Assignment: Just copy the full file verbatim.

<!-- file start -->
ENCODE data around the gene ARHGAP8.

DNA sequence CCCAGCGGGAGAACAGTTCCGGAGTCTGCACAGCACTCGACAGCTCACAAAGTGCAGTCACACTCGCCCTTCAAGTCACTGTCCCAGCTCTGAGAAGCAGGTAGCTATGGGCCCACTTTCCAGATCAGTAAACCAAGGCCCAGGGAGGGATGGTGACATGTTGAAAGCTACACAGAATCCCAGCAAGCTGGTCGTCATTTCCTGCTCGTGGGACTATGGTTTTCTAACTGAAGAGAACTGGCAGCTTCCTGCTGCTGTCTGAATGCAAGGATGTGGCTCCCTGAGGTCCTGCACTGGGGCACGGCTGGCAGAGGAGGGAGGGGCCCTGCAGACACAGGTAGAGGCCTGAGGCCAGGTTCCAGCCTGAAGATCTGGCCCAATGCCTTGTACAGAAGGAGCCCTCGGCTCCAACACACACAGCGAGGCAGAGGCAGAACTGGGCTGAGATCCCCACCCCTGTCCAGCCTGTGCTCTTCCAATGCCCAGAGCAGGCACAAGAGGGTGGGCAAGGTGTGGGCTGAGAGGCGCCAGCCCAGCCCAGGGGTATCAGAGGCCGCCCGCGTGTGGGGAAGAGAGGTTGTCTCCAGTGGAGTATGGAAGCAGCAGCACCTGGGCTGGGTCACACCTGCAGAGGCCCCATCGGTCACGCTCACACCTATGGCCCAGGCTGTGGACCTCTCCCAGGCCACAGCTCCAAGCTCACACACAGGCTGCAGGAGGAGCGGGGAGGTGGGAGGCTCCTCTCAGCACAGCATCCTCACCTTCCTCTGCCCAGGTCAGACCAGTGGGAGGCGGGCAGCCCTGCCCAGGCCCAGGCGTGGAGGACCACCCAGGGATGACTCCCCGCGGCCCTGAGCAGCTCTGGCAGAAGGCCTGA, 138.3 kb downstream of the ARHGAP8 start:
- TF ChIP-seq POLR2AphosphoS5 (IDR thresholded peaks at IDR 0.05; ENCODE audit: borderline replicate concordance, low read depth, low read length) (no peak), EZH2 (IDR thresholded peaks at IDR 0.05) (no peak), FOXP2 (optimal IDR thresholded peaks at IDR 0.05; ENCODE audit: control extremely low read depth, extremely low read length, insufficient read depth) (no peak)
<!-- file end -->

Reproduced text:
ENCODE data around the gene ARHGAP8.

DNA sequence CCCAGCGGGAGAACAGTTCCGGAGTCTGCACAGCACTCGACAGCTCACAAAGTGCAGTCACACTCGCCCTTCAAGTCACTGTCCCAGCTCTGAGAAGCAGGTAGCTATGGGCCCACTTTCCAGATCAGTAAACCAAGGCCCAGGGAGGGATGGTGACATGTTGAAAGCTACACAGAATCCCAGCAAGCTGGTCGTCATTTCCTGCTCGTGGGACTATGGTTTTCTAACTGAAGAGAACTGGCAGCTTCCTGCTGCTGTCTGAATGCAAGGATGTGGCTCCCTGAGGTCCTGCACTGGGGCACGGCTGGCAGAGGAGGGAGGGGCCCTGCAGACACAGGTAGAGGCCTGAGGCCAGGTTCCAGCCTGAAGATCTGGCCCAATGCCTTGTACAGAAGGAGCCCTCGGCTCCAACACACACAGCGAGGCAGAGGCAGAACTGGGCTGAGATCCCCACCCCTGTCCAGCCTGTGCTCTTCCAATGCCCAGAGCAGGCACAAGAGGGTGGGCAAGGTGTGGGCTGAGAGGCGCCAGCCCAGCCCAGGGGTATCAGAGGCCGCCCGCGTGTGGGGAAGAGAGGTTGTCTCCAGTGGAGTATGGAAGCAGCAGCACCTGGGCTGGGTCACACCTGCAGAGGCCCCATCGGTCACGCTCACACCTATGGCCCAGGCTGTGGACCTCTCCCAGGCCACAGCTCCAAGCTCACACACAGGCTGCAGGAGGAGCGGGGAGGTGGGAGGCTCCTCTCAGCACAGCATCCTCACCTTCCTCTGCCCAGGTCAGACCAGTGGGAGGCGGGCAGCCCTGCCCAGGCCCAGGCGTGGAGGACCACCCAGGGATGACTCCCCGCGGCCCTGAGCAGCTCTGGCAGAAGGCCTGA, 138.3 kb downstream of the ARHGAP8 start:
- TF ChIP-seq POLR2AphosphoS5 (IDR thresholded peaks at IDR 0.05; ENCODE audit: borderline replicate concordance, low read depth, low read length) (no peak), EZH2 (IDR thresholded peaks at IDR 0.05) (no peak), FOXP2 (optimal IDR thresholded peaks at IDR 0.05; ENCODE audit: control extremely low read depth, extremely low read length, insufficient read depth) (no peak)